volcanic rocks


To limit global temperature increases to within 1.5 degrees Celsius by 2100, the world must find effective ways to remove 100 to 1,000 gigatons of carbon dioxide (CO2) from the atmosphere. A novel study proposes that farmers worldwide, particularly those in tropical regions, can play a vital role in achieving this climate target by incorporating crushed volcanic rocks, specifically basalt, into their fields.

This approach, referred to as enhanced rock weathering (ERW), accelerates the natural weathering process of rocks, capturing CO2 in carbonate materials, and holds the dual benefit of emissions removal while also enriching agricultural soil.

“Enhanced rock weathering poses fewer risks compared to other climate interventions,” S. Hun Baek, a climate scientist at Yale University who led the study, said in a news release. “It also provides some key benefits, like rejuvenating depleted soils and countering ocean acidification, that may make it more socially desirable.”

The research conducted by Baek and his team is pioneering, offering a comprehensive assessment of the potential for CO2 removal through crushed basalt application in agricultural fields on a global scale. While previous studies hinted at the feasibility of using rocks for CO2 removal, particularly in countries like China, India, the US, and Brazil, several challenges needed to be addressed. This new study delves into the specifics.

Utilising a biogeochemical model, the researchers simulated the CO2 capture potential of applying crushed basalt to croplands. Their simulations covered 1,000 agricultural sites spanning from 2006 to 2080, with findings indicating that these sites could potentially capture 64 gigatons of CO2. When extrapolated to encompass all agricultural fields, this figure escalates to a staggering 217 gigatons of CO2 removal.

The study underscores a crucial geographical factor—enhanced rock weathering is more effective in tropical regions, given the faster pace of weathering in hot and humid climates. Farmers and entities interested in investing in CO2 removal initiatives can make informed, cost-effective decisions by targeting basalt utilisation in tropical fields.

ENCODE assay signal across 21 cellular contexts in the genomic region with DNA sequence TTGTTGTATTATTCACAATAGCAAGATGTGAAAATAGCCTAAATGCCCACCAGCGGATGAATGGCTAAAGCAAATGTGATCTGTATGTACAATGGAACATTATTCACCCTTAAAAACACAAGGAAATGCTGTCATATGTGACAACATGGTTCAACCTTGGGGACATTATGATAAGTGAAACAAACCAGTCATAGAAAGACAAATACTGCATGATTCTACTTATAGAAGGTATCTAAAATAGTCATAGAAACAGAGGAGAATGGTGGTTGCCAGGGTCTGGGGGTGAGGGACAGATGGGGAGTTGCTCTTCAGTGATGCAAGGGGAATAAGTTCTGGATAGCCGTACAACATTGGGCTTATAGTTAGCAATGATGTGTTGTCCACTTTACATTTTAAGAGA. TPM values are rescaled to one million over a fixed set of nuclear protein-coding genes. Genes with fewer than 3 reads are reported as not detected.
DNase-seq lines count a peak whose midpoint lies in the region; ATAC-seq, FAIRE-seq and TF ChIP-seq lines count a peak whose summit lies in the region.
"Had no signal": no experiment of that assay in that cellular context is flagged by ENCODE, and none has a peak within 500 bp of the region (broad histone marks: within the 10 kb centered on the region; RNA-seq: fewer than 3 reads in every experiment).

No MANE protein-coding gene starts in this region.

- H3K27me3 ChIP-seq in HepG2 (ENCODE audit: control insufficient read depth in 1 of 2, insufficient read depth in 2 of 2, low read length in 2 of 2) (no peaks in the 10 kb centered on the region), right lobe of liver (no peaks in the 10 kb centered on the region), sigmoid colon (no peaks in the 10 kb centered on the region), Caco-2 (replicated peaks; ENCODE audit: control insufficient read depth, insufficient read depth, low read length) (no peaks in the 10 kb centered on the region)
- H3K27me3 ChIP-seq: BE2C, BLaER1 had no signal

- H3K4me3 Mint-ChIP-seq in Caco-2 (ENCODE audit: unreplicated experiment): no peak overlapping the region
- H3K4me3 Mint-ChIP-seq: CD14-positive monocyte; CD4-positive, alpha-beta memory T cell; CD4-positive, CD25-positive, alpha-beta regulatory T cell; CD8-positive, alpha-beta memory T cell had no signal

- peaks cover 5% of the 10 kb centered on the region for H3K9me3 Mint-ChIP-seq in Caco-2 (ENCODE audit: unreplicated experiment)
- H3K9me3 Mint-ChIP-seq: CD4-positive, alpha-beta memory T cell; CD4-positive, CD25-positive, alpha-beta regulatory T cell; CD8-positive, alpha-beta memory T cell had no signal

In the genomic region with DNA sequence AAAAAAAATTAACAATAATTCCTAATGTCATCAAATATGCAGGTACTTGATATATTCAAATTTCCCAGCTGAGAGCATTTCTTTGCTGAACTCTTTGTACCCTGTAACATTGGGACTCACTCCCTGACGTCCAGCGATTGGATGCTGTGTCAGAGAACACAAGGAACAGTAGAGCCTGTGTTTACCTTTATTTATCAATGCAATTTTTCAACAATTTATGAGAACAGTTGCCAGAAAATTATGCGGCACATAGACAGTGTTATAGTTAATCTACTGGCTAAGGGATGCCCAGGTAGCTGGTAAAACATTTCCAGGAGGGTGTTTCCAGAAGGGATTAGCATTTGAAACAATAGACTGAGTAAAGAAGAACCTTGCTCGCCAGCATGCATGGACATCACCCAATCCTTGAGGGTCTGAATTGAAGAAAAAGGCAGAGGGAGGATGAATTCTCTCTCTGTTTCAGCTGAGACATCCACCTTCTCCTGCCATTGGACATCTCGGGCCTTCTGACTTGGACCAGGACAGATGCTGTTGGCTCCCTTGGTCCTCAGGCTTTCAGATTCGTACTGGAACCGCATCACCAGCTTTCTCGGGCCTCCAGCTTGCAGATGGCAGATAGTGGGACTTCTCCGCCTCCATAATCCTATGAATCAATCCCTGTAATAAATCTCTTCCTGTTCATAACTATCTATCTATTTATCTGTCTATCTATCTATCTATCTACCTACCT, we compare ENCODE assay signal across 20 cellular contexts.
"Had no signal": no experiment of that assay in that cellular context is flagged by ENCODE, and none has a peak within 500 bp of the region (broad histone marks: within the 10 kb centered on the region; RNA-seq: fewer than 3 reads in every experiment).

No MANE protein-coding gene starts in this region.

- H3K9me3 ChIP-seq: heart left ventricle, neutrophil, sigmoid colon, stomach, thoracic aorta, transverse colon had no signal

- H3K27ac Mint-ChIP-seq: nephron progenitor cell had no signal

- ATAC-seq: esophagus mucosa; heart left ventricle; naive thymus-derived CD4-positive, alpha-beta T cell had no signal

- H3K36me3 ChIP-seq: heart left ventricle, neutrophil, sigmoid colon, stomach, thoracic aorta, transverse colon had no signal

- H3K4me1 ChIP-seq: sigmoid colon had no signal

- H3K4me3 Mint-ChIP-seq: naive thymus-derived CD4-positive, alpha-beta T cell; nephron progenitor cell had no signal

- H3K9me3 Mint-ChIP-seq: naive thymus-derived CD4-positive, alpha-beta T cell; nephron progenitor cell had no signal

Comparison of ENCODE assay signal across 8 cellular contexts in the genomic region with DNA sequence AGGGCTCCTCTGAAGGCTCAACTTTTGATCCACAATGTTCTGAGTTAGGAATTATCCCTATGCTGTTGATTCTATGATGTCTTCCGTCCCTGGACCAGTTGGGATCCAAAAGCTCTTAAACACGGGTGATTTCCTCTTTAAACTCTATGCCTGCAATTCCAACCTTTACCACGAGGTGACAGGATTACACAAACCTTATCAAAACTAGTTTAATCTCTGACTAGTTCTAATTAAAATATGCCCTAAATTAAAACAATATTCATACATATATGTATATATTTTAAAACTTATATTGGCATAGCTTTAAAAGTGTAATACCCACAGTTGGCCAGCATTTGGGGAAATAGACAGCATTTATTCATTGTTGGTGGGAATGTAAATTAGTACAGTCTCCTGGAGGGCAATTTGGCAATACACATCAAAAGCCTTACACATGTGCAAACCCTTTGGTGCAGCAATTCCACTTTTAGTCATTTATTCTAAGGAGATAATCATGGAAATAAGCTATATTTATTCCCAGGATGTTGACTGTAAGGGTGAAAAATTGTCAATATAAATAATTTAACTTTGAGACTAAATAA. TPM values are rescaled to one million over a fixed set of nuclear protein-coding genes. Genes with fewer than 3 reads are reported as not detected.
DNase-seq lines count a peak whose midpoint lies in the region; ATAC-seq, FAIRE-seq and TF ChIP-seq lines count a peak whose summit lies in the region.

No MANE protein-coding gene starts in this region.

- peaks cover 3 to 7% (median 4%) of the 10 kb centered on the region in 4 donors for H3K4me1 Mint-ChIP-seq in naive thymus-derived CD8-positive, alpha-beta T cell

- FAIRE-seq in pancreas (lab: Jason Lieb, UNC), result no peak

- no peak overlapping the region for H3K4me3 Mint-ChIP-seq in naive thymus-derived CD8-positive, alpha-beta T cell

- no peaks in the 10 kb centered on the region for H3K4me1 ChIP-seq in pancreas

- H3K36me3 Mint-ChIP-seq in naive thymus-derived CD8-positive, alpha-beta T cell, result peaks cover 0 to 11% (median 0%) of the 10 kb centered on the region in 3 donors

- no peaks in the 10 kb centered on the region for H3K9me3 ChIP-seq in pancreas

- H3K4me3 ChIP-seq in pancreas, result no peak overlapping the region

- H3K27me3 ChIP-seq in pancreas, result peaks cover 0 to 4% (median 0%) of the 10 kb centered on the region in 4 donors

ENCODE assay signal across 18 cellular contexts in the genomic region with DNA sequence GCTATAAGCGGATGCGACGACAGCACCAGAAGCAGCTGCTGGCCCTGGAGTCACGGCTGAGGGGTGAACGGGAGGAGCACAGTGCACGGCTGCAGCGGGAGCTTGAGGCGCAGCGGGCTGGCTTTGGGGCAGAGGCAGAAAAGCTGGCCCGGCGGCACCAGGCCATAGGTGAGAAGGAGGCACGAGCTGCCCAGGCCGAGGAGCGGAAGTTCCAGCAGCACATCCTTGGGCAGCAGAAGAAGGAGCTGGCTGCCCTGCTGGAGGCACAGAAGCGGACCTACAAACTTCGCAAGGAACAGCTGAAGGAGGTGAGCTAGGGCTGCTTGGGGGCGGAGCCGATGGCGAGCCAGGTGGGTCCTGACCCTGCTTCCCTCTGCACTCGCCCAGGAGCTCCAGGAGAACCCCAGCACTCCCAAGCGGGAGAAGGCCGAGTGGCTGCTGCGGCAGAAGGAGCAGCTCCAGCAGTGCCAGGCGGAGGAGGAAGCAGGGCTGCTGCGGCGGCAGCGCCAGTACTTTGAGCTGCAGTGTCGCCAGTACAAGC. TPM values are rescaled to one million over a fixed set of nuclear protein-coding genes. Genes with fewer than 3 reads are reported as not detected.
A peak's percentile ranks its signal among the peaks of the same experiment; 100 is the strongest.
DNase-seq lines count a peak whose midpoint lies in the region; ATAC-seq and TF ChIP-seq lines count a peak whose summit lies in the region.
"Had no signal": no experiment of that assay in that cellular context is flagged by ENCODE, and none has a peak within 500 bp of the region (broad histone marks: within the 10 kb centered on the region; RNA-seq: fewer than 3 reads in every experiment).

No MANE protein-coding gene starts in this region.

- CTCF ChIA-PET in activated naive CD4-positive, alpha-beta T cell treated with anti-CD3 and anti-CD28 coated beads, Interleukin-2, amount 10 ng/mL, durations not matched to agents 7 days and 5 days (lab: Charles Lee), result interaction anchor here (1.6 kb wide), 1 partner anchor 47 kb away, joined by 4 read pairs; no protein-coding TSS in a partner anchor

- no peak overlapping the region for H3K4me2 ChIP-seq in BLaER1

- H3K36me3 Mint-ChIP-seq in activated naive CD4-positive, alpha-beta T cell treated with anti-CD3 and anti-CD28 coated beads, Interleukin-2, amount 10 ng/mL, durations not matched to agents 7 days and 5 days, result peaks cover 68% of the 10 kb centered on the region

One promising revelation from the model is that ERW performs just as well, if not better, in warmer temperatures. This distinguishes ERW from other CO2 removal approaches that rely on factors such as soil organic carbon, which are less responsive to temperature variations.

“It’s relatively insensitive to climate change and works about the same under moderate and severe global warming scenarios,” Baek said.

The ease of transitioning to basalt utilisation is another advantage of ERW. Farmers already employ limestone, a calcium carbonate rock, in their fields to enhance soil quality and control acidity. This suggests that switching to basalt or similar rock types would require minimal adjustments, making it a practical choice.

However, it’s essential to note that enhanced rock weathering has been primarily deployed on a limited scale thus far. The logical next step involves scaling up these practices to harness their full potential in combating climate change and advancing sustainable agriculture.

“Our work provides additional support for the assertion that ERW represents a scalable, resilient carbon capture strategy that is non-competitive for arable land,” the researchers wrote in their paper. “Overall, this bolsters the case that there is tremendous potential for enhanced weathering to foster carbon dioxide removal at scale.”



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